The European Union (EU), as a supranational organization, has increased its stock of importance within the international realm through increased integration. Sector after sector has been targeted in attempts to create a more perfect union where all European member states are represented equally. That quest for deeper integration ultimately brought the founders of the EU at the threshold of defense and foreign policy. No one knows for sure the collective direction of the EU, only to say that the goals of the organization tends towards creating a federal state. That would mean that the EU would be the voice over all pertinent matters including foreign and security policy. It also happens to be that those two areas are held in high regard by …show more content…
By suggesting that the safety of European Community would be bolstered only in the cooperation of the European states in the rebuilding of Germany, these gentlemen put forth the theoretical beginnings to what the European Union is today. The idea was that the individual nations within the European Community would relinquish a portion of their state’s sovereignty in a massive effort to avoid the chance of another tragic war on the continent. More than any other continent on earth, the European continent had experienced, what seemed like, constant war between relatively close states. Because of this, it is definitely understandable the need for some significant peace time on the continent, and the utilization of this fragile moment in European history as a time to create a new, more interconnected community. Monnet, while wanting eventually, this collection of European states under a central authority, realized the time restraints:
“Jean Monnet had understood that any attempt to introduce a comprehensive institutional structure in one go would bring a huge outcry from the different countries and was doomed to failure. It was too early yet to envisage wholesale transfers of sovereignty. The war was too recent an experience in people 's minds and national feelings were still running very high (Schuman, 1950).”
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The European Union (EU) is a unique economic and political partnership between 28 different countries. It consists of about half a billion citizens, and its combined economy represents about 20 percent of the world’s total economy (Briney, 2015). Today The European Union works as a single market, with free movement of people, goods and services from one country to another. There is a standard system of laws to be followed, and since 1999 many countries share a single currency called the Euro (Europa.eu, 2015). This essay will explore the background history of the European Union and the benefits and drawbacks of the European Union.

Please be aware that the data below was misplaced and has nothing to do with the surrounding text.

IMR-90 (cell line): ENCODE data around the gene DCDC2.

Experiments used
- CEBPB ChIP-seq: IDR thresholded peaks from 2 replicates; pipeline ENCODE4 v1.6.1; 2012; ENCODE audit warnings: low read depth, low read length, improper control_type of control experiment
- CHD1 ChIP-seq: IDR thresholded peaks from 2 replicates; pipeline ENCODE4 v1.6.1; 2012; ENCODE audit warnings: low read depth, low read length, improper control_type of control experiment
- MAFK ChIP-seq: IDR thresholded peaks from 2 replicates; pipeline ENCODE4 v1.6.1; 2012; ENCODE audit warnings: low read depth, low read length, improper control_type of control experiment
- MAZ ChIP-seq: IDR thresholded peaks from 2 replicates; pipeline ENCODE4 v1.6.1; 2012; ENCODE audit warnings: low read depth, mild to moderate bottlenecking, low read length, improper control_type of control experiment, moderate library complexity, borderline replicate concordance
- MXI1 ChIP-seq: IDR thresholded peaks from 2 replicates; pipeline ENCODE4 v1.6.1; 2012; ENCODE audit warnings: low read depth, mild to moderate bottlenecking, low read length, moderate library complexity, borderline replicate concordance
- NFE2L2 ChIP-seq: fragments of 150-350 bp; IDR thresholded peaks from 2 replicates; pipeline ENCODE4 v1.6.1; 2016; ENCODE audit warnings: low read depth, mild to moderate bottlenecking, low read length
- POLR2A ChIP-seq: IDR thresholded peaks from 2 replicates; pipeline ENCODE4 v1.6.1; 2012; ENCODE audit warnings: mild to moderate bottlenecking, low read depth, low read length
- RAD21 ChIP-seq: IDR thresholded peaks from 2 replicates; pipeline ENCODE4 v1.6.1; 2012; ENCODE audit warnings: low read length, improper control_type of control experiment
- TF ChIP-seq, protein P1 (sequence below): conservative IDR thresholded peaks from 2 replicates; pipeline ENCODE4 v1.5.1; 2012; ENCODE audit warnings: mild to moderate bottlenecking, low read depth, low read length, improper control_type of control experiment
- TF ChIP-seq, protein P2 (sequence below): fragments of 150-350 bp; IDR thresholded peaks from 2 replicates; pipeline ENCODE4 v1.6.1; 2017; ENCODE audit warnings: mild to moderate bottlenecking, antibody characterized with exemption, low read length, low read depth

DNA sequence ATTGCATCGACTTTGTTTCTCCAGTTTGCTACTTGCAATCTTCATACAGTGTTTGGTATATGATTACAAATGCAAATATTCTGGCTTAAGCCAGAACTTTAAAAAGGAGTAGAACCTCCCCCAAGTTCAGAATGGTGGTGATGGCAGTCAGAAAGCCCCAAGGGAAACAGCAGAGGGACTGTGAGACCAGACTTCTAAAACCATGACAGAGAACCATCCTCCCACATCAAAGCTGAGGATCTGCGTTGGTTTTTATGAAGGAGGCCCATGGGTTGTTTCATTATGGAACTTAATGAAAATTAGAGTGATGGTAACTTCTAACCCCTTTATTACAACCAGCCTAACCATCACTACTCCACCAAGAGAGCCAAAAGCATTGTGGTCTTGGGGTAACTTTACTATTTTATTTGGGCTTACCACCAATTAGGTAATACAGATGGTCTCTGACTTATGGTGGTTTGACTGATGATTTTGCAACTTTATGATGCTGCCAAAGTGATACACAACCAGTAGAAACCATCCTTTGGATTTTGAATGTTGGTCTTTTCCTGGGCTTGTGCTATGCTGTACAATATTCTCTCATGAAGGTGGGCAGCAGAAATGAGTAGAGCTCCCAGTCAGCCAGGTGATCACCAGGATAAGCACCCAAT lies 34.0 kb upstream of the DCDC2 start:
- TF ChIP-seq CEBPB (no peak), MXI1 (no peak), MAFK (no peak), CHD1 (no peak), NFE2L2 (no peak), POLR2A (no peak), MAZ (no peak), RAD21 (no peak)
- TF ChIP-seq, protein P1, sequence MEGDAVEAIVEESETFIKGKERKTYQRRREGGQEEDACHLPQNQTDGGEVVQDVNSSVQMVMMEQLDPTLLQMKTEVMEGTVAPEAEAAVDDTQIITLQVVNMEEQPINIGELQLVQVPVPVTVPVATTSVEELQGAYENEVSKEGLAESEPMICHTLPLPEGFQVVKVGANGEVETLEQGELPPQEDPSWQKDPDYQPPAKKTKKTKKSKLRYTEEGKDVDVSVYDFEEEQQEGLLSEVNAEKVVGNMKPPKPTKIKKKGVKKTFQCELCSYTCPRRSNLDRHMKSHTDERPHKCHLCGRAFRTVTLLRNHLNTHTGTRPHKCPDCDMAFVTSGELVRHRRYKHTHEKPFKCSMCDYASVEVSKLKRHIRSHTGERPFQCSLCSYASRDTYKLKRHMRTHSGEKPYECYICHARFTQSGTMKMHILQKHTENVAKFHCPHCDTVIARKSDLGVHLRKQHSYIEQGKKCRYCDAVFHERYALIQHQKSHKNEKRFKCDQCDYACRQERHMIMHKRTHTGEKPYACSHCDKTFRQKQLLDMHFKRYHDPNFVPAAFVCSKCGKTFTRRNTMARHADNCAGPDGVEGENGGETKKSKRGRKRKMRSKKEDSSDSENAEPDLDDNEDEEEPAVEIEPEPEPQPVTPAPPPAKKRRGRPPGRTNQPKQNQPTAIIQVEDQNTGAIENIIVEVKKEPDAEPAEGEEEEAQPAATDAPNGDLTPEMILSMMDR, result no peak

One prominent point that came from this document was the idea of self-determination. This ideology encouraged people to form their own nation where they could choose rulers and live amongst others who share the same culture. This idea of belonging to one 's own nation piqued the interest of the millions of people living in the various, heavily diverse countries of Europe. It also increased the feeling of nationalism across the board which spurred the need for self-determination even more. However, creating these new individual nation-states came with a difficult challenge due to these diverse populations commingling in different countries. 20th century European governments, fresh out of war, now had the task of meeting every group 's desire to be established as a nation, while simultaneously creating peaceful environments. As we know now, that task was realistically impossible.
Indeed, the ideological foundations that gave birth to the EU were based on ensuring development and maintaining international stability, i.e., the containment of communist expansion in post World War II Europe (Hunt 1989). The Maastricht Treaty which gave birth to the EU in 1992 included considerations for joint policies in regard to military defense and citizenship.
To some extent it is correct to state that the First World War started more by accident than by design. However, it can be argued that many nations within Europe had planned for war and some even pushed for war. Despite this, those nations never wished for a full scale World War'. They were hoping for a war on a much smaller scale, for example, the earlier Balkan wars of 1912 and 1913. In this essay I will discuss both sides of the argument; an accidental war and the planned war. I will then conclude the essay with which side of the argument I believe holds the strongest position.